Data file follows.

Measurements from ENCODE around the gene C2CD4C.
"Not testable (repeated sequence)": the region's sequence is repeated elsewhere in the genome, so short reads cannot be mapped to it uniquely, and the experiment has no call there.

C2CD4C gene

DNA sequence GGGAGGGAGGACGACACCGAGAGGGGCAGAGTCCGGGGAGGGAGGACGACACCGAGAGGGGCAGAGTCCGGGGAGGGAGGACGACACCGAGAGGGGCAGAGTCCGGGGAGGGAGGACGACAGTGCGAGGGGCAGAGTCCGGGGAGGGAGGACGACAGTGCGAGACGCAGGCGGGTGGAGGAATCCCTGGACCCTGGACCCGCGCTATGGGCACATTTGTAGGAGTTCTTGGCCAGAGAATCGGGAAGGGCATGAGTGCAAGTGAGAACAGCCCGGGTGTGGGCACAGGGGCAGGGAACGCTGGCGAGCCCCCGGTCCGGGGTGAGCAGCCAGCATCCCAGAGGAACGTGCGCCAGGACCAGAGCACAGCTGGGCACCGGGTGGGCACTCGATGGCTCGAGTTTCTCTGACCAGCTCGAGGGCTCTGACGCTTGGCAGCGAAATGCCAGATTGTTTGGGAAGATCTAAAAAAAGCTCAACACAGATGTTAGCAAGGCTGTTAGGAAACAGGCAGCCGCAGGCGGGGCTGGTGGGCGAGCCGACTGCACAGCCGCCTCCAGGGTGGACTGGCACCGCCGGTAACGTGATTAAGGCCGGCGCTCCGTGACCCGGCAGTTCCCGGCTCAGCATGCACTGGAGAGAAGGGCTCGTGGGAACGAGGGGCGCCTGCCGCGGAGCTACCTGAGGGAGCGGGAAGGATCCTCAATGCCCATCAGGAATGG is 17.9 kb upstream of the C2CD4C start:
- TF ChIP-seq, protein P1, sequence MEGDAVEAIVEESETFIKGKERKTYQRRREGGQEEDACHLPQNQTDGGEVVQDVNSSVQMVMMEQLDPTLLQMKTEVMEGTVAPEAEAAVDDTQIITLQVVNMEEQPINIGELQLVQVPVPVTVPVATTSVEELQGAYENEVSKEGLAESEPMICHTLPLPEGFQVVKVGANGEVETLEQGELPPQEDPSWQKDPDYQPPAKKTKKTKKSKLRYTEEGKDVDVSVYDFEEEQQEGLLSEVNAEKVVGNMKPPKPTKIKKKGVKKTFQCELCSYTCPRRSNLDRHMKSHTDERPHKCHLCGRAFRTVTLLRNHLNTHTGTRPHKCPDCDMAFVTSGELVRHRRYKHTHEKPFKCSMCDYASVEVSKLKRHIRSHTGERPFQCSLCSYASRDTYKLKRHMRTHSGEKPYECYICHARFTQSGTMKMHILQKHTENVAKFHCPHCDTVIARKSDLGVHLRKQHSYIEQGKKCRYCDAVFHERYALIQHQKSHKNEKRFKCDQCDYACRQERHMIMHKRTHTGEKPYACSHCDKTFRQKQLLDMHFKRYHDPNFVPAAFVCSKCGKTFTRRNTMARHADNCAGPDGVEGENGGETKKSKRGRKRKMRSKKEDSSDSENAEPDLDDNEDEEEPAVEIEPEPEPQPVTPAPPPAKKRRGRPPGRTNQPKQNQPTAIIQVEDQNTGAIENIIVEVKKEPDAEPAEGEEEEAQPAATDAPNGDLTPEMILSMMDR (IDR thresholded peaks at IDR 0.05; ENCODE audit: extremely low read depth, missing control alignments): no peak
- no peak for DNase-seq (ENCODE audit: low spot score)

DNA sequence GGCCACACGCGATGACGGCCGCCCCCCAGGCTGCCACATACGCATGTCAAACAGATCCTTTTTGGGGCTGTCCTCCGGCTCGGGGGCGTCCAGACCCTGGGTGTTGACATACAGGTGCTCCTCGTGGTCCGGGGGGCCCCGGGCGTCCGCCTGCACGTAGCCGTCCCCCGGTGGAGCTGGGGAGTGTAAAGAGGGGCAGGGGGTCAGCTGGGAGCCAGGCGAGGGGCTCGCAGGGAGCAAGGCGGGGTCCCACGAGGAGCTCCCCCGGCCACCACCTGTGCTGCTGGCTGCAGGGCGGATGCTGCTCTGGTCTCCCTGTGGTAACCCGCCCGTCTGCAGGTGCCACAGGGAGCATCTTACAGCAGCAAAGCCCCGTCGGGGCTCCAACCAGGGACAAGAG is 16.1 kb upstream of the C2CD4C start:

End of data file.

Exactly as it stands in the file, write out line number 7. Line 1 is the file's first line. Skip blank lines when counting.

DNA sequence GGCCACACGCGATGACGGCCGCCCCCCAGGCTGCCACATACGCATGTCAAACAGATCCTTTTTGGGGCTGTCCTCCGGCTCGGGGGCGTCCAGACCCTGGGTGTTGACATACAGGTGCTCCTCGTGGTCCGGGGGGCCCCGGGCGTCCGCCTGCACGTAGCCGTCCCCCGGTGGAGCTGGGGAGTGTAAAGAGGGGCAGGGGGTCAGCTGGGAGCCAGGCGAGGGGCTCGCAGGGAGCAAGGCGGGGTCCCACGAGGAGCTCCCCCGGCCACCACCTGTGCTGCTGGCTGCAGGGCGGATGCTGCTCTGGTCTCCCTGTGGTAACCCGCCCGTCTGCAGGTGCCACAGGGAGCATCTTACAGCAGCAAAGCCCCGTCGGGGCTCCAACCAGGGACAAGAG is 16.1 kb upstream of the C2CD4C start: